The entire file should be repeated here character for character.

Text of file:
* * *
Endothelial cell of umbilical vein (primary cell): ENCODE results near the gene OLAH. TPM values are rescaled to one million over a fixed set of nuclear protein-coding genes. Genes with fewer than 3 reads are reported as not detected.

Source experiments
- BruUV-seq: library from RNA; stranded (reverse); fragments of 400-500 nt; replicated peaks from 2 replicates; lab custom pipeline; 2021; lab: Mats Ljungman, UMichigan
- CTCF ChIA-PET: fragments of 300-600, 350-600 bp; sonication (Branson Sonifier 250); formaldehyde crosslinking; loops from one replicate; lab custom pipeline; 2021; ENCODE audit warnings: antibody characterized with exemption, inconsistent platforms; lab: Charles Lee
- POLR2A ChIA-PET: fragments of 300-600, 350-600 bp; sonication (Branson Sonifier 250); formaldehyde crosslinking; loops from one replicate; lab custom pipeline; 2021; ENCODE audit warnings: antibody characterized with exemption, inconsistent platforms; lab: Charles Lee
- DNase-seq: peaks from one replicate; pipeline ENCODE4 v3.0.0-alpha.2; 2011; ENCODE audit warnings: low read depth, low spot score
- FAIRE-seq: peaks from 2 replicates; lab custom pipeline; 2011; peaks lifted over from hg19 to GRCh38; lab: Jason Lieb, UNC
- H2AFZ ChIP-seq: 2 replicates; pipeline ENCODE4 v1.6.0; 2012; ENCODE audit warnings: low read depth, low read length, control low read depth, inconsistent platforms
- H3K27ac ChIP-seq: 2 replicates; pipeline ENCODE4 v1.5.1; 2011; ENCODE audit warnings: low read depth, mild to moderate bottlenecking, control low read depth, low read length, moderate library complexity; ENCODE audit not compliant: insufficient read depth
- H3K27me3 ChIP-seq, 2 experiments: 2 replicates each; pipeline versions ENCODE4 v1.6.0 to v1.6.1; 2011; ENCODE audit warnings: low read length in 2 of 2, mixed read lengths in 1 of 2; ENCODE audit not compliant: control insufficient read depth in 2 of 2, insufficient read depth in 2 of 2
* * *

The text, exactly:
Endothelial cell of umbilical vein (primary cell): ENCODE results near the gene OLAH. TPM values are rescaled to one million over a fixed set of nuclear protein-coding genes. Genes with fewer than 3 reads are reported as not detected.

Source experiments
- BruUV-seq: library from RNA; stranded (reverse); fragments of 400-500 nt; replicated peaks from 2 replicates; lab custom pipeline; 2021; lab: Mats Ljungman, UMichigan
- CTCF ChIA-PET: fragments of 300-600, 350-600 bp; sonication (Branson Sonifier 250); formaldehyde crosslinking; loops from one replicate; lab custom pipeline; 2021; ENCODE audit warnings: antibody characterized with exemption, inconsistent platforms; lab: Charles Lee
- POLR2A ChIA-PET: fragments of 300-600, 350-600 bp; sonication (Branson Sonifier 250); formaldehyde crosslinking; loops from one replicate; lab custom pipeline; 2021; ENCODE audit warnings: antibody characterized with exemption, inconsistent platforms; lab: Charles Lee
- DNase-seq: peaks from one replicate; pipeline ENCODE4 v3.0.0-alpha.2; 2011; ENCODE audit warnings: low read depth, low spot score
- FAIRE-seq: peaks from 2 replicates; lab custom pipeline; 2011; peaks lifted over from hg19 to GRCh38; lab: Jason Lieb, UNC
- H2AFZ ChIP-seq: 2 replicates; pipeline ENCODE4 v1.6.0; 2012; ENCODE audit warnings: low read depth, low read length, control low read depth, inconsistent platforms
- H3K27ac ChIP-seq: 2 replicates; pipeline ENCODE4 v1.5.1; 2011; ENCODE audit warnings: low read depth, mild to moderate bottlenecking, control low read depth, low read length, moderate library complexity; ENCODE audit not compliant: insufficient read depth
- H3K27me3 ChIP-seq, 2 experiments: 2 replicates each; pipeline versions ENCODE4 v1.6.0 to v1.6.1; 2011; ENCODE audit warnings: low read length in 2 of 2, mixed read lengths in 1 of 2; ENCODE audit not compliant: control insufficient read depth in 2 of 2, insufficient read depth in 2 of 2